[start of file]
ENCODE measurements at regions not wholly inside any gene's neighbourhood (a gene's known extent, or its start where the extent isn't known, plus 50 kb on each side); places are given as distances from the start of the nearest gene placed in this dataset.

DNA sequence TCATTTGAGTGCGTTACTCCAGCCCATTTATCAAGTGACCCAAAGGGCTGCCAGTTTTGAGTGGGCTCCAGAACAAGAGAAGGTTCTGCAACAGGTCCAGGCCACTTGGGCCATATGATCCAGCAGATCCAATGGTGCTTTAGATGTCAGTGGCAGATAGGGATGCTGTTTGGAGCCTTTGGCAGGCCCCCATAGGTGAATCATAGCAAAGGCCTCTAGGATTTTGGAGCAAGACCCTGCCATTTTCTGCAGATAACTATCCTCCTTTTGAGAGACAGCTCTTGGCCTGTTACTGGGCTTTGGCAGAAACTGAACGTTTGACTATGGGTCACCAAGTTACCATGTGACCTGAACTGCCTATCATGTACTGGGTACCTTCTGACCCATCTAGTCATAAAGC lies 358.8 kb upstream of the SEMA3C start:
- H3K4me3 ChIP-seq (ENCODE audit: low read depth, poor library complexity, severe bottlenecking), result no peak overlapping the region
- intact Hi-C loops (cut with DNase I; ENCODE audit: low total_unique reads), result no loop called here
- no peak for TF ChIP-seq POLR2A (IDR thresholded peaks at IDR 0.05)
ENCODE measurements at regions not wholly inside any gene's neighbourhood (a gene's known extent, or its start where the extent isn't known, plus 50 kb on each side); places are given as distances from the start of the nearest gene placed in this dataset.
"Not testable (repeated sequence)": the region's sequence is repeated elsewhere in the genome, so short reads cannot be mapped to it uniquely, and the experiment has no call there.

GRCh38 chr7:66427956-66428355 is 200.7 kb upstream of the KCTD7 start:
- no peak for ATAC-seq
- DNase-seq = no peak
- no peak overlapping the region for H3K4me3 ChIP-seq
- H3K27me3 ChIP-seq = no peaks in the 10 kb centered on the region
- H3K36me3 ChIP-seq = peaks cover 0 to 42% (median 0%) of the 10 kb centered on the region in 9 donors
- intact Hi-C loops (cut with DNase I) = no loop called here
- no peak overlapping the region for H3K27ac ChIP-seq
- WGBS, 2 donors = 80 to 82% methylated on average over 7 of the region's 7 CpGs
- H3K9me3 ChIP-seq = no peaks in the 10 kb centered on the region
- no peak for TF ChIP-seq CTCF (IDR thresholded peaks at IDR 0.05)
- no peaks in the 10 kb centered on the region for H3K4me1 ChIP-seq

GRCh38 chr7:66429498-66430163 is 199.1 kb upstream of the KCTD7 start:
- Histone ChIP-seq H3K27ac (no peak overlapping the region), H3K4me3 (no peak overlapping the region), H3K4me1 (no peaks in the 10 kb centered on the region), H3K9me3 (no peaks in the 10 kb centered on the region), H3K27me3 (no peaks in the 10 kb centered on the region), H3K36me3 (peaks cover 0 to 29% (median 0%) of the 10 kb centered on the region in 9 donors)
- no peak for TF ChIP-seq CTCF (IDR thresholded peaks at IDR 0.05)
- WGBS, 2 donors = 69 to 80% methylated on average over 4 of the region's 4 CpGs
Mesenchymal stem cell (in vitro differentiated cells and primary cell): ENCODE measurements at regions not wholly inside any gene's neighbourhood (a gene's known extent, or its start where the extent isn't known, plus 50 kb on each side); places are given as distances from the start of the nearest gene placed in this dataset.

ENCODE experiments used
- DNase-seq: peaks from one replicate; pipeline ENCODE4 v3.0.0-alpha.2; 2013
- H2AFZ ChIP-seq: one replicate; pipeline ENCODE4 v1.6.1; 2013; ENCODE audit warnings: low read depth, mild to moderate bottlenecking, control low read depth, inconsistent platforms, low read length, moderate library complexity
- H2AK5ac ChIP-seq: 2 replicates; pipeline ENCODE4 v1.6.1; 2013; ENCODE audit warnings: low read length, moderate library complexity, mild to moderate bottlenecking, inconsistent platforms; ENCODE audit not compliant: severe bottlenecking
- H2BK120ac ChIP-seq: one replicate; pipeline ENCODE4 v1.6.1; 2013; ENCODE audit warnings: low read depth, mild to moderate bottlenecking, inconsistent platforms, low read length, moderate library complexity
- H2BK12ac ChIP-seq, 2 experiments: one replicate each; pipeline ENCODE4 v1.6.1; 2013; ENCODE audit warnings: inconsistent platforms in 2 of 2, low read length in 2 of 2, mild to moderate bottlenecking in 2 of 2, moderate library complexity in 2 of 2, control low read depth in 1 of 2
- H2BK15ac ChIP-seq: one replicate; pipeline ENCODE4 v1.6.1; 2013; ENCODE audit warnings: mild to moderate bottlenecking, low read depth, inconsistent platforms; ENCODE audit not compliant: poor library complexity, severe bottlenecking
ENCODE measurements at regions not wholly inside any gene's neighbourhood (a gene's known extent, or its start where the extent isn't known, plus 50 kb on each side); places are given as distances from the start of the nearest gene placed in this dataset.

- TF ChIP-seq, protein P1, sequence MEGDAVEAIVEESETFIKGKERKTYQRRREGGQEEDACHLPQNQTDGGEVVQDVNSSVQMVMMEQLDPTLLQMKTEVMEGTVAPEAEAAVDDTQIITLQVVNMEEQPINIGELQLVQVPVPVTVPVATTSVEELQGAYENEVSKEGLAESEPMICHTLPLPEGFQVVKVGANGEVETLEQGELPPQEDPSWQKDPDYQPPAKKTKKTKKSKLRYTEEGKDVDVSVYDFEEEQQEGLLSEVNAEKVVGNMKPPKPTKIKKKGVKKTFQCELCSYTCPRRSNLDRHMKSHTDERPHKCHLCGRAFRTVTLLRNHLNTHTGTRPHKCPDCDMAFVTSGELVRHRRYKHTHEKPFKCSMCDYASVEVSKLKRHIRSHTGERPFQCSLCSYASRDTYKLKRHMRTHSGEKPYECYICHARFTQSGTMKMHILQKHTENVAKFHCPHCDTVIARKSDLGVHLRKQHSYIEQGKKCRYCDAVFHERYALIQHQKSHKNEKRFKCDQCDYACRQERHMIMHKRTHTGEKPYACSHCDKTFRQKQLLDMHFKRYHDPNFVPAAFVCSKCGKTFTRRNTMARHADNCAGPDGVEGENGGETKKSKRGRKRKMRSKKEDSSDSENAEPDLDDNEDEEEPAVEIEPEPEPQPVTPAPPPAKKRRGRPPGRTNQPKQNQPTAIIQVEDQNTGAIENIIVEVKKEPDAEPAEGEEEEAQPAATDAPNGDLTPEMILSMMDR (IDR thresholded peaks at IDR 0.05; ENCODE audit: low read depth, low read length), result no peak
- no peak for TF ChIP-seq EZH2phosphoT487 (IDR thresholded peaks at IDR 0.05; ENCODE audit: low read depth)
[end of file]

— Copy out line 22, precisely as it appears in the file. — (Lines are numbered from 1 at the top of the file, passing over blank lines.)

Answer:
- no peak for TF ChIP-seq CTCF (IDR thresholded peaks at IDR 0.05)